Maybe a new yorker cover, actually get to designing more illustrated scarves for people, an illustrated children’s book of Neil Gaiman’s stories, a stop-motion film!

What are you working on now?

I’m currently working on sketches for a book, tidying up the last few bits of another book’s final interiors and working on visual development for two other ones. It may seem like a lot, but they’re all in different stages right now, one nearly done, so it’s very manageable.

Do you have any material type tips you can share with us? Example: Paint or paper that you love – the best place to buy – a new product that you’ve tried – A how to tip, etc.

I really highly recommend Neocolor II. It’s the wax pastel I use that I’ve since been using more as watercolor than pastel. I’ve always had trouble with muddy colors with paint tubes because I’m not very patient and methodical. But when I just wet these wax sticks, I’m always getting fresh colors, and when they do get a little dirty, it’s very easy to just rinse off the dirty colors on top of it. You get more use out of them too than constantly sharpening them to use dry.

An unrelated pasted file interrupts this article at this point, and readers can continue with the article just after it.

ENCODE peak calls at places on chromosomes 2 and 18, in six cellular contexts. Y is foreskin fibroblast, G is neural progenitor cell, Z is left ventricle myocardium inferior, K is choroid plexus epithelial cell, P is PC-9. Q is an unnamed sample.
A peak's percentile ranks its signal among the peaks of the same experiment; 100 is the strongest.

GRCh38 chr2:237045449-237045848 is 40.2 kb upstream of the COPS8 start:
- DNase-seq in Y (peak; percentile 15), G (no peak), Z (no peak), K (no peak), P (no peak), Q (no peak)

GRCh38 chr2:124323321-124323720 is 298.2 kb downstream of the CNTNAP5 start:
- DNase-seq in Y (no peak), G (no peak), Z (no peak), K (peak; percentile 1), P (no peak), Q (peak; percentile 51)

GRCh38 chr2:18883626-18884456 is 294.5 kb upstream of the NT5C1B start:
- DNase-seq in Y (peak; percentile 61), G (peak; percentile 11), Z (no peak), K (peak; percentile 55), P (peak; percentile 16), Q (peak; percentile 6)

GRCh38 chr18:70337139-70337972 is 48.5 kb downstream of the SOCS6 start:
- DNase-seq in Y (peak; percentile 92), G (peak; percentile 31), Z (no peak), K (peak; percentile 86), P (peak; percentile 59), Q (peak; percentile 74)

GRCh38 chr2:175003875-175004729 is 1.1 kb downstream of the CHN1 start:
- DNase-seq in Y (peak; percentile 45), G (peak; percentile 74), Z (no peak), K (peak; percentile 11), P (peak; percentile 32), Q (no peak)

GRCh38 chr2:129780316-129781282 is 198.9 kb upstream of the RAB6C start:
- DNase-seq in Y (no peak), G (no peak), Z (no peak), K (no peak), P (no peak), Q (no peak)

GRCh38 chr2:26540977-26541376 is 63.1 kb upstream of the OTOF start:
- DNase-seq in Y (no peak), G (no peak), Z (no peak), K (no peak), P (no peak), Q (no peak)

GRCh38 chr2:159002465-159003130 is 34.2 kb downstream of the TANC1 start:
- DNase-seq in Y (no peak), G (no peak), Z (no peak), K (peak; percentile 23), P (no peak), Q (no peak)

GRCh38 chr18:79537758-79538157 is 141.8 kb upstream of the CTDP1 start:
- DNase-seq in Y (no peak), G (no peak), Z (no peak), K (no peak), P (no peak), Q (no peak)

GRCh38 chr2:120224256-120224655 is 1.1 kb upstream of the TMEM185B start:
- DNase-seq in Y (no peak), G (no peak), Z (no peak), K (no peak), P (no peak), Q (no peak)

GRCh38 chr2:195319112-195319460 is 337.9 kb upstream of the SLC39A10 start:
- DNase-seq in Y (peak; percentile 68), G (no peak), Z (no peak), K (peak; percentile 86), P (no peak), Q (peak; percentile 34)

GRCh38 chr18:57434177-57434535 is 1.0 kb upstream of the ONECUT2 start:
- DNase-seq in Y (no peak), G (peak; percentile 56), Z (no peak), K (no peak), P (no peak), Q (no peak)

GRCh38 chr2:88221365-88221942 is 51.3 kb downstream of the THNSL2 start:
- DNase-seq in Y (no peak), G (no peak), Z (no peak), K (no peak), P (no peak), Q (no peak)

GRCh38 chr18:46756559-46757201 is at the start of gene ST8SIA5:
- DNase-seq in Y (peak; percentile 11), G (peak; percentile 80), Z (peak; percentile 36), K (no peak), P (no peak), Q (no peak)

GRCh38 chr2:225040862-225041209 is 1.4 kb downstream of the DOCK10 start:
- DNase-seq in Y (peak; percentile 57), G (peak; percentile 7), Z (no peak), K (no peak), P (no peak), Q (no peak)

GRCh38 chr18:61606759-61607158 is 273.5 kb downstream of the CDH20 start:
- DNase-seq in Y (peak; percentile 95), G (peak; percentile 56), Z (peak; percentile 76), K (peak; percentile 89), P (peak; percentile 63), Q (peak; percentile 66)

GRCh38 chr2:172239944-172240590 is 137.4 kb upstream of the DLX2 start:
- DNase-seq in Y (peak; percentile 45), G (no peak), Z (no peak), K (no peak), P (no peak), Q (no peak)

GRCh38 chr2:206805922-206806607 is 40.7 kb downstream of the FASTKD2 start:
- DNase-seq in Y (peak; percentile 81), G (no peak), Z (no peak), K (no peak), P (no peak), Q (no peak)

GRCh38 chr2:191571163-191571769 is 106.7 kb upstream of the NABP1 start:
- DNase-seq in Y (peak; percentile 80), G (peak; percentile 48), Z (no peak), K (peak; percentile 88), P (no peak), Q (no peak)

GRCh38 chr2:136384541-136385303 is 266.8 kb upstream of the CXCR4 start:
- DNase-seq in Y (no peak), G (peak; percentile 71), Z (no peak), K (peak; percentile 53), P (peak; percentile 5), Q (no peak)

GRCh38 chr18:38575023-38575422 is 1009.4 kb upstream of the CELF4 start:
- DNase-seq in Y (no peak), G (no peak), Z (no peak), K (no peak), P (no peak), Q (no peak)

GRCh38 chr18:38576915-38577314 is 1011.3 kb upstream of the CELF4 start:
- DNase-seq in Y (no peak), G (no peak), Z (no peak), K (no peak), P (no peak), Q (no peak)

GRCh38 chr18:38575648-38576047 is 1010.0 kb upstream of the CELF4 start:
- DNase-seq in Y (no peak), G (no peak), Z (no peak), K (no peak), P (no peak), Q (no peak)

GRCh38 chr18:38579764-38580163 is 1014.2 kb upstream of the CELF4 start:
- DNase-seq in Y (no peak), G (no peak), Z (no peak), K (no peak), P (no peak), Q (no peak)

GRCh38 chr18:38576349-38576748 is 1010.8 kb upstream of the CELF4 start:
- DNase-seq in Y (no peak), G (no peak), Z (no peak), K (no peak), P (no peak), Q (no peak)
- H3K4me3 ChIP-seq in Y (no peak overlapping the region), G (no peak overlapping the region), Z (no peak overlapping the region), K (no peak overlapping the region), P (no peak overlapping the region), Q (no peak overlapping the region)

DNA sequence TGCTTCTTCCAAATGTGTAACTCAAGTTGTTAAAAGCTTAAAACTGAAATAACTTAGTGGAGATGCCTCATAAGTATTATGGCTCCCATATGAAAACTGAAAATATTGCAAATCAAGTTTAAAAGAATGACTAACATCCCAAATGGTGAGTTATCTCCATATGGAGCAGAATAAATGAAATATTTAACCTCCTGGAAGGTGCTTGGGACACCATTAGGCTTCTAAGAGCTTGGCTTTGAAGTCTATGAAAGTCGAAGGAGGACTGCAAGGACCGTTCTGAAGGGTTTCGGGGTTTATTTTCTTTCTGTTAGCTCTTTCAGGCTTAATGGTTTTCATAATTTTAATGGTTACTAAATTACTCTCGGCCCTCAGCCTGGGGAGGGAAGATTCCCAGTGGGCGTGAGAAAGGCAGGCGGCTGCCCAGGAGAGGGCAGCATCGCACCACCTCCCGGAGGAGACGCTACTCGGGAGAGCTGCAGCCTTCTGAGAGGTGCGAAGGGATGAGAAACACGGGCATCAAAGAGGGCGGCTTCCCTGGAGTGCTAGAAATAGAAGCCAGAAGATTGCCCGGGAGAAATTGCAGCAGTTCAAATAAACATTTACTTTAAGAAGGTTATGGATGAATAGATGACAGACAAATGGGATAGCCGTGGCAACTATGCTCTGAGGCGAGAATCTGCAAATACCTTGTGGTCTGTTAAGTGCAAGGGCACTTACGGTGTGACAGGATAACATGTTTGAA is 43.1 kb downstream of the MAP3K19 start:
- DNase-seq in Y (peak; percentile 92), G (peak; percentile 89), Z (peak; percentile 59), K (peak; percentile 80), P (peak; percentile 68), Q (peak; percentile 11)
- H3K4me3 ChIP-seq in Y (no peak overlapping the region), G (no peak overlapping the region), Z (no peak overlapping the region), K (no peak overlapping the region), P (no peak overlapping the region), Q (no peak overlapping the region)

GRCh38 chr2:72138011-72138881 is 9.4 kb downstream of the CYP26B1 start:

Any words of wisdom on how to become a successful writer or illustrator?

Practice. Just sit on your desk and do the work despite your anxiety or self-doubt. Anything you enjoy enough to get better at, you can get better at with practice.

Thank you Yas for sharing your talent and expertise with us. Make sure to let us know your future successes. You have done a good job using social media to show off your talent, which is so important for an illustrtator. To see more of Yas’ work, you can visit her at:


Bright Agency:




If you have a minute, please leave a comment for Yas. I am sure she’d love to hear from you and I enjoy reading them, too. 

Talk tomorrow,



  1. Wonderful work, Yas!


  2. I am simply ❤ ing your work!


  3. Charming art work. I love Stay Creepy. So cute. Thanks for another interesting post.


  4. Fun to see your work, Yas! I see several pieces I love. Best wishes!


  5. Wonderful post. I love Evelyn the Adventurous Entomologist!